Dave RuedgerChief Information Security Officer
Dave Ruedger is the Chief Information Security Officer for RMS.
With the arrival and full realization of the Information Age, data really has become the new currency, and whether you are an individual or a business, we are all getting wise to the fact that data has significant intrinsic value. We are witnessing an exponential increase in the volume of data generated by everything being measured, monitored, observed and recorded all around us, and that pace does not show signs of slowing anytime soon. Every day we add to this data mountain, creating new data – whether we are aware of it or not. We give some data explicitly – but more often we now generate data implicitly, simply by our interactions with people, devices, and even locations.
The laws of supply and demand seem to be vastly different in the digital economy. There are no issues with the overabundance of data being generated, which has now outpaced the ability to ingest and process it all, let alone our capacity to understand its full meaning. But for those businesses on this new data frontier, endless data means endless opportunities. Artificial Intelligence (AI) will soon take up the slack and crunch the data and get meaning from it. And if you look at some of the world’s most valuable companies, it is plain to see that fortunes are being made, fueled by easy and ready access to data, gaining rewards for their ability to make patterns, linkages, and connections to extract value from raw data.
It is hard to stop producing data. Use an Internet-enabled device and we generate and receive data. Our Internet usage was focused on computers, then smartphones, but now extends to a range of Internet of Things (IoT) devices (with varying levels of data security) including robot vacuum cleaners, coffee makers, flood sensors, digital assistants, and even to door bells. Engaging with these objects improves our life experience, from getting our coffee on time, watching videos on the move to checking our heart rate and navigating around a city. All leave a data trail as we go. This instantaneous transfer of information has fueled an acceleration in services and data exchange to a level that is now becoming truly ubiquitous to anyone who has access. It is now second-nature to share our data with these devices, and if we don’t share data, the experience is curtailed.
A robot vacuum cleaner controlled by a smartphone.
So, as a much-quoted Chinese proverb states “May you live in interesting times” – and these are certainly interesting times. The challenge is, with all this data comes a new responsibility – how to get the right balance and best protect and control access to all that information, our information? Data put to good use enriches our lives, data used for nefarious means or not used as intended, has consequences for us all.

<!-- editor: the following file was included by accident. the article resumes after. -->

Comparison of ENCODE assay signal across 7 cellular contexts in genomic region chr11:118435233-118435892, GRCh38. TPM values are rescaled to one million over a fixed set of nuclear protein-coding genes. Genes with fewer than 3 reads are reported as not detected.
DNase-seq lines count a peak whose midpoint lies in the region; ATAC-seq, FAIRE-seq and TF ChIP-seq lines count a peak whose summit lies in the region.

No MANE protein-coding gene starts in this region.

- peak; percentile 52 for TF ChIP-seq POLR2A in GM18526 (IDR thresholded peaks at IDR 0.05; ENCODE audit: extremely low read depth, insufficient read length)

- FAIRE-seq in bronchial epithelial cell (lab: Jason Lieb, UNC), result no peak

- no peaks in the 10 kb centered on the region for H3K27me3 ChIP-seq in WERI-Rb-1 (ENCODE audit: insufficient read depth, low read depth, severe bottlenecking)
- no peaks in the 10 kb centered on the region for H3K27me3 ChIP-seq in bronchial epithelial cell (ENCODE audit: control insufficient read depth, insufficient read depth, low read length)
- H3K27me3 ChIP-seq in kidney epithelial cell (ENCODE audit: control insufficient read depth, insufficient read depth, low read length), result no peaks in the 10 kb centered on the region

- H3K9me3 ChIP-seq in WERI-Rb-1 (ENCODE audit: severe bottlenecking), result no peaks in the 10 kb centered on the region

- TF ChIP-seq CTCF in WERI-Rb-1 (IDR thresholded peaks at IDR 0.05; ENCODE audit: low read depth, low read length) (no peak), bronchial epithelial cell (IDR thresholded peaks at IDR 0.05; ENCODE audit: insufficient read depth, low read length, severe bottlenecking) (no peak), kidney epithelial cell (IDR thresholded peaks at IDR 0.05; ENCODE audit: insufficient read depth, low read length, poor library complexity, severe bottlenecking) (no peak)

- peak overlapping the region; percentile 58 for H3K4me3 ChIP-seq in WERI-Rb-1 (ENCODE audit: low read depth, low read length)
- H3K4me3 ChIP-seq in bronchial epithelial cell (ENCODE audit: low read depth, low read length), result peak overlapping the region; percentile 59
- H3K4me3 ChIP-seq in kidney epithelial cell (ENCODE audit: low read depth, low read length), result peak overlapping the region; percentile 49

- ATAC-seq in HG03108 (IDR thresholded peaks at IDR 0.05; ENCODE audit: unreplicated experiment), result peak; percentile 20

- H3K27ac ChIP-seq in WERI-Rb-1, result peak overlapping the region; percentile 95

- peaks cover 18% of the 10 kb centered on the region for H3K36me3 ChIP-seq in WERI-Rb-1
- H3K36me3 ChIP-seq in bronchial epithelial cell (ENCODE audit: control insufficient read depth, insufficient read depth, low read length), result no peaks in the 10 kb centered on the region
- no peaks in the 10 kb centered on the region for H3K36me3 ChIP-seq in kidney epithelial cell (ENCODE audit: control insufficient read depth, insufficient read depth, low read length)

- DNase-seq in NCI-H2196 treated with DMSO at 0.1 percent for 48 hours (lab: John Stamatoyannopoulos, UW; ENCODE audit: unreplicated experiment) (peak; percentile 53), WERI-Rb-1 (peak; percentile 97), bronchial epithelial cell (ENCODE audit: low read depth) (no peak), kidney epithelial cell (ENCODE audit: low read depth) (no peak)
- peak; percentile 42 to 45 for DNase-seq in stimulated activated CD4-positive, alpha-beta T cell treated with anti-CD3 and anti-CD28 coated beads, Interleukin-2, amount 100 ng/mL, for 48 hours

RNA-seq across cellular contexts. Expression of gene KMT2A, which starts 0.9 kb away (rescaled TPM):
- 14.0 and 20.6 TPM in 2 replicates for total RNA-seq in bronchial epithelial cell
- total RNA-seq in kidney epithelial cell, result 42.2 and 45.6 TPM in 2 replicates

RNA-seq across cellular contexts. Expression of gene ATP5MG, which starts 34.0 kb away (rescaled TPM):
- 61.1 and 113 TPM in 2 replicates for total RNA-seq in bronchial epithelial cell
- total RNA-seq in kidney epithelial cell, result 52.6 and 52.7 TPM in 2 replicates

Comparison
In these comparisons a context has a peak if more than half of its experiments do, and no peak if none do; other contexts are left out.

For many of us, access to our data currently has few limits. To prevent access means restricting the quality of interactions. For instance, without social media connecting data together, we miss out on a friend suggestion from someone we haven’t heard from in years. But access to this data comes at a price as we have seen with the data harvesting that occurred on Facebook because it was too readily accessible to outside organizations looking to exploit our information for personal, economic or even political gain.
It is easy to apportion blame solely on the shoulders of the companies who give us the services and content we crave, but we are surely now aware of how our data can be used and abused – we are not naïve. We too, must be mindful how our information is being distributed and must take an active role in constantly reviewing the data we publish and who has access, to protect our privacy. The tools to control our data are out there, but we do not take the time to understand them or use them. It is easy to unwittingly give free and unfettered access to our data. Ultimately, we must become good digital citizens and active custodians of our own data.
But it does not end there. Not only do we need to protect our own data, but we also need to be mindful of data we receive from others. When someone gives us a phone number, email address, or any contact information, we need to acknowledge that we, too, are now stewards of that information. Businesses deal with this all the time, and now with privacy regulations like the European Union GDPR in full effect, there are severe financial penalties for data malfeasance and gross negligence in data handling. Individuals, however, have largely been spared from this process, but they should not be. If you send an email with a file of data, have you got the permission to do it? What are the consequences of sending it? Taking a picture, recording audio or video, keeping door entry data – seemingly innocuous data can easily start to build a profile of an individual.
Perhaps in time there will be a movement towards enforcing civil penalties on those who violate the rights of others by mishandling their information, but for now we only have the trust between individuals to provide assurance that their data is safe.
The path to wisdom begins with awareness. As we become more technologically advanced as a civilization, we will continue to generate and amass data beyond the speed of thought, and this will only exacerbate the dilemma between the desire to access more information and the need to protect it at all cost. Now is the time to ask ourselves in everything we do whether this one thing, whether it be sending a message to someone, registering for a new service, visiting a retail store, taking a ride share or even ordering something online, could pose a threat to data privacy or if it is adequately protected. Just that one simple thought would be a start.